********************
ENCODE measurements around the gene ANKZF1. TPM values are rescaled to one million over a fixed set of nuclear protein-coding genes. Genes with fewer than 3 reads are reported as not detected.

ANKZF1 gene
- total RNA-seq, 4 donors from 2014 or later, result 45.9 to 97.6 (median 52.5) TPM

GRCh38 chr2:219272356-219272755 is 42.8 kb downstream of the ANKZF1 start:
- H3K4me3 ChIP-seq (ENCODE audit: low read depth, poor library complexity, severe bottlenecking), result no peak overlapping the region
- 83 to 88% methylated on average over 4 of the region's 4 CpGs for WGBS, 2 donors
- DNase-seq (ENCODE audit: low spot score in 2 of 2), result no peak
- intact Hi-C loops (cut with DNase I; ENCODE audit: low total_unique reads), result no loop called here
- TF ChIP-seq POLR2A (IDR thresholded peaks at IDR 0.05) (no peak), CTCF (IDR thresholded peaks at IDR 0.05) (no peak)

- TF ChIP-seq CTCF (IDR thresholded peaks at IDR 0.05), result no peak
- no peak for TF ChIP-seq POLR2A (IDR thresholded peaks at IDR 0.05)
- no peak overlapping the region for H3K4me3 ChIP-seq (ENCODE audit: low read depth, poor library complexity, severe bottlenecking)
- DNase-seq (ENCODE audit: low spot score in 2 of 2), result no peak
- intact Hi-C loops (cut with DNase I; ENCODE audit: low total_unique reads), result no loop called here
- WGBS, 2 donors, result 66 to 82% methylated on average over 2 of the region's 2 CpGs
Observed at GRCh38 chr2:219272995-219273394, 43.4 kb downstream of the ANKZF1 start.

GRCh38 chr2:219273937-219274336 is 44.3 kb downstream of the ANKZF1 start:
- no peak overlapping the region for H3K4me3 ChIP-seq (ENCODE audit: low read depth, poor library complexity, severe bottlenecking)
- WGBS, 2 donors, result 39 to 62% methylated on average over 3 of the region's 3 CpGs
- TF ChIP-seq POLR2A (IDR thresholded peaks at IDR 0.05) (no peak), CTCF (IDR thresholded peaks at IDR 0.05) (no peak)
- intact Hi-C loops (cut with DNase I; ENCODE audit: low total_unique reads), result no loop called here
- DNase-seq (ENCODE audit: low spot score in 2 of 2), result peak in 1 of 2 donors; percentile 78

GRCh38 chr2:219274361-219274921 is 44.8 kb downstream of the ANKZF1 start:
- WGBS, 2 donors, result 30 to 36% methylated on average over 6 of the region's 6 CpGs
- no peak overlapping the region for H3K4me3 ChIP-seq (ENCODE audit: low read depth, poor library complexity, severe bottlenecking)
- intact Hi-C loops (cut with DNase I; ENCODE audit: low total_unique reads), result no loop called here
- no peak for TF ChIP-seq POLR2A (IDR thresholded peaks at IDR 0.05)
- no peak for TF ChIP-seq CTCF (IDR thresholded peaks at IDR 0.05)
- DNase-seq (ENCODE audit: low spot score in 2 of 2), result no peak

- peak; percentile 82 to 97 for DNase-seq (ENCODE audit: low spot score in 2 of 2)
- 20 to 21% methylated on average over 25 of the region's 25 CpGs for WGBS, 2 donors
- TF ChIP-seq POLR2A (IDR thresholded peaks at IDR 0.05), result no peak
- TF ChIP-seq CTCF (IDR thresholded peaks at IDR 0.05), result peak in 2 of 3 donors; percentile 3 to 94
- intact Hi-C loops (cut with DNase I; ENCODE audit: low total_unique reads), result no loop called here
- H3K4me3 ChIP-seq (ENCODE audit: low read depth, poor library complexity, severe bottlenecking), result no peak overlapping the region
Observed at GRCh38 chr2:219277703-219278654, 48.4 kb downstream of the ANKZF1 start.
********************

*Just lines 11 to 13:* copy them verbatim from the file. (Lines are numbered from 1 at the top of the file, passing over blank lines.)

- no peak for TF ChIP-seq POLR2A (IDR thresholded peaks at IDR 0.05)
- no peak overlapping the region for H3K4me3 ChIP-seq (ENCODE audit: low read depth, poor library complexity, severe bottlenecking)
- DNase-seq (ENCODE audit: low spot score in 2 of 2), result no peak